Rainbow Skies review (Vita)

Rainbow Skies, now available on PS4, PS3 and Vita as a cross-buy/cross-save title, is the sequel to 2012’s Rainbow Moon. Is it worth picking up? We played it on the Playstation Vita.

Coming our way thanks to Eastasiasoft and SideQuest Studios, Rainbow Skies has been a long time in the making. After five years in development, it quickly becomes clear that plenty of time was spent on adding content to the game and fleshing out that which was already present in Rainbow Moon.

For a lot of gamers, the game’s prequel is a title they didn’t know until it appeared as one of the free Playstation Plus titles about three years ago. Having played that game helps in your understanding of the proceedings in Rainbow Skies, but it’s not required. The game starts off by focusing on a young monster tamer who fails his big exam, and then gets caught up in between a major conflict. Later on, the perspective of the game switches between three different protagonists who each go through their own unique (but interconnected) storyline.

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A turn-based fantasy RPG, Rainbow Skies’ premise of switching perspectives between different protagonists works very well when you consider the immense length of the campaign and the size of the game world. It keeps things interesting, even when the writing isn’t always great on a technical level. Both the plot and dialogue kept me intrigued though, and made it easy to forgive word choices and phrasings that were less than ideal at times.

I could see PS4 owners be a tad underwhelmed with Rainbow Skies’ visuals, as they’re both decidedly “last gen” and a bit inconsistent at times – like assets were taken from a different game and just pasted into this one, without going for a recognizable look and feel. That last issue remains on the Vita, but I thought that for an isometric, grid-based game Rainbow Skies looked nice and polished as a handheld RPG. There can be a tendency to have too much going on at once though, which is when the Vita’s smaller screen doesn’t help.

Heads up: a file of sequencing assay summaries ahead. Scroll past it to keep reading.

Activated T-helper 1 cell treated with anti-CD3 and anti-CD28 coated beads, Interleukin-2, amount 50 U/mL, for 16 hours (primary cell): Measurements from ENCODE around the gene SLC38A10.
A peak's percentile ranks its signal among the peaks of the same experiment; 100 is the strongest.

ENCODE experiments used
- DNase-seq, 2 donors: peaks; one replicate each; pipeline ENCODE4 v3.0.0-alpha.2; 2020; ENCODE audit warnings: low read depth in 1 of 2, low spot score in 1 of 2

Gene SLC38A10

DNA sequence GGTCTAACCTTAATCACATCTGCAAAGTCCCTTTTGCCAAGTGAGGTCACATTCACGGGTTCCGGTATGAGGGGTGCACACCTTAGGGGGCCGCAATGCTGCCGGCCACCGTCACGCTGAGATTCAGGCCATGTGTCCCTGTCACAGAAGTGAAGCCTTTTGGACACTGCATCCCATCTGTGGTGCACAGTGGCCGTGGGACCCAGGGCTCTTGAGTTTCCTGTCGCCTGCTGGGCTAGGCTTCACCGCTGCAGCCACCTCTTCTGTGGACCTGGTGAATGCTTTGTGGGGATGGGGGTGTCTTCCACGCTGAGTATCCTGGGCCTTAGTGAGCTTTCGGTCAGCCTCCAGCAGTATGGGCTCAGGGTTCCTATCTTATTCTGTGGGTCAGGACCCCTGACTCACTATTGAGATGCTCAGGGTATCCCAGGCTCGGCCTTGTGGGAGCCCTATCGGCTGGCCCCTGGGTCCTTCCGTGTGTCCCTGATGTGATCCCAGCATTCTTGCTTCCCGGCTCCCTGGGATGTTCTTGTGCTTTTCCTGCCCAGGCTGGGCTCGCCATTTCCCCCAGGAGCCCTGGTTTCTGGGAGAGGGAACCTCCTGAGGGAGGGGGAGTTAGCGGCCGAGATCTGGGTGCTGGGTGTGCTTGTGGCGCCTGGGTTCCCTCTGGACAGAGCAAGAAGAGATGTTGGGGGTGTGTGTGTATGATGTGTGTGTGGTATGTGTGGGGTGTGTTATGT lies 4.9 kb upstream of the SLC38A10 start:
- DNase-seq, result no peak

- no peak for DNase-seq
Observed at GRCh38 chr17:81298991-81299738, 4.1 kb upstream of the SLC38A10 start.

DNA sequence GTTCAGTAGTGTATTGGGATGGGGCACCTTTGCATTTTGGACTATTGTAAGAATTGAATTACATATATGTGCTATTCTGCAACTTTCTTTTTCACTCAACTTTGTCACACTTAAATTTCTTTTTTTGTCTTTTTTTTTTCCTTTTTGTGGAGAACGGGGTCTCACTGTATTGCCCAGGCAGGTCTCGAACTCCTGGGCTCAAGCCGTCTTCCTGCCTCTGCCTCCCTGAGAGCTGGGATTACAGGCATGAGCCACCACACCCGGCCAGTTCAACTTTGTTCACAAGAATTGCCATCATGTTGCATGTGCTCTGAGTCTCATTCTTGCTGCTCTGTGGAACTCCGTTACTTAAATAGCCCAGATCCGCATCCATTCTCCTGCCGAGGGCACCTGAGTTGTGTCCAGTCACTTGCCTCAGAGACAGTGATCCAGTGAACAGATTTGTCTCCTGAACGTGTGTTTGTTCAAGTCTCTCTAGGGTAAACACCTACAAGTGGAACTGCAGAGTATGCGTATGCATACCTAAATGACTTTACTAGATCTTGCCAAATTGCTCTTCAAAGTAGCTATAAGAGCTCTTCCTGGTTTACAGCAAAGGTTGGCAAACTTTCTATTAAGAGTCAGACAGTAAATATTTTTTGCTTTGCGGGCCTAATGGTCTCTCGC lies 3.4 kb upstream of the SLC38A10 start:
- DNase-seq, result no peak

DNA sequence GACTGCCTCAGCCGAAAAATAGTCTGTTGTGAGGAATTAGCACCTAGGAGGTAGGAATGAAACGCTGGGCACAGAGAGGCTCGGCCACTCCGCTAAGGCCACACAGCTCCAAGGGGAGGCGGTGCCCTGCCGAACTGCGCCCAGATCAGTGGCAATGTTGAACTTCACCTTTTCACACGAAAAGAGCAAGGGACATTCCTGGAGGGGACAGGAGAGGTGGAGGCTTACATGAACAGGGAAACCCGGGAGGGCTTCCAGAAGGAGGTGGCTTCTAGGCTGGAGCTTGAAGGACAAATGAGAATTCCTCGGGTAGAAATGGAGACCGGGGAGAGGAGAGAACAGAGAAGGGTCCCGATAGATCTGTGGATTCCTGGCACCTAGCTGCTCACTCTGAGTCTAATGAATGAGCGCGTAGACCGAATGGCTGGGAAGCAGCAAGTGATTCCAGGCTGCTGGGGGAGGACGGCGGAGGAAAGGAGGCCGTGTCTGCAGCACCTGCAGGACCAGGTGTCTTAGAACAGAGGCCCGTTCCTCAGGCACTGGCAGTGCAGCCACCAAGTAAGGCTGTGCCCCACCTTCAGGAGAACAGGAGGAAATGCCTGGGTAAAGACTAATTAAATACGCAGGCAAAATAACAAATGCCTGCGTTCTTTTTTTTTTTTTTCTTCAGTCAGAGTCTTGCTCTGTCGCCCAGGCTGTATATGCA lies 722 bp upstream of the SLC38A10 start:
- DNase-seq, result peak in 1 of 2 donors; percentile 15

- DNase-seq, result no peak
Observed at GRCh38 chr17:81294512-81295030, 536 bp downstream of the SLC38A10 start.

A large portion of the game is spent in turn-based combat, during which positioning is crucial to your chances of success. As your party grows (to a maximum of six) you’ll quickly learn that you need to position your team members to play into the strengths of the individual party members (like melee or ranged). Combat’s not terribly deep, but you do get to develop the attacks that you use more often so that might play into things when you consider the long run. If you don’t, you’ll face sections where you need to do a bit of grinding in order to overcome stronger monsters.

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Aside from these core mechanics, there is an insane amount of stuff to do in-game as well – both integrated with the plot and outside of it. You can find loot/items to help you develop your characters and their abilities as fairly standard RPG elements, but you also have the ability to go fishing (which reminds me that I still need to play that Final Fantasy VR expansion) and grow/develop monsters you can take into combat with you.

There’s nothing shockingly new or innovative about Rainbow Skies, but there’s an absolute ton of content here and it’s a game that’s easy to pick up and play for hours at a time. In the Vita’s current life stage, I was more than happy to have something like Rainbow Skies to play – I could imagine PS4 owners being less than impressed though, so consider your system of choice before buying.

Score: 7.1/10

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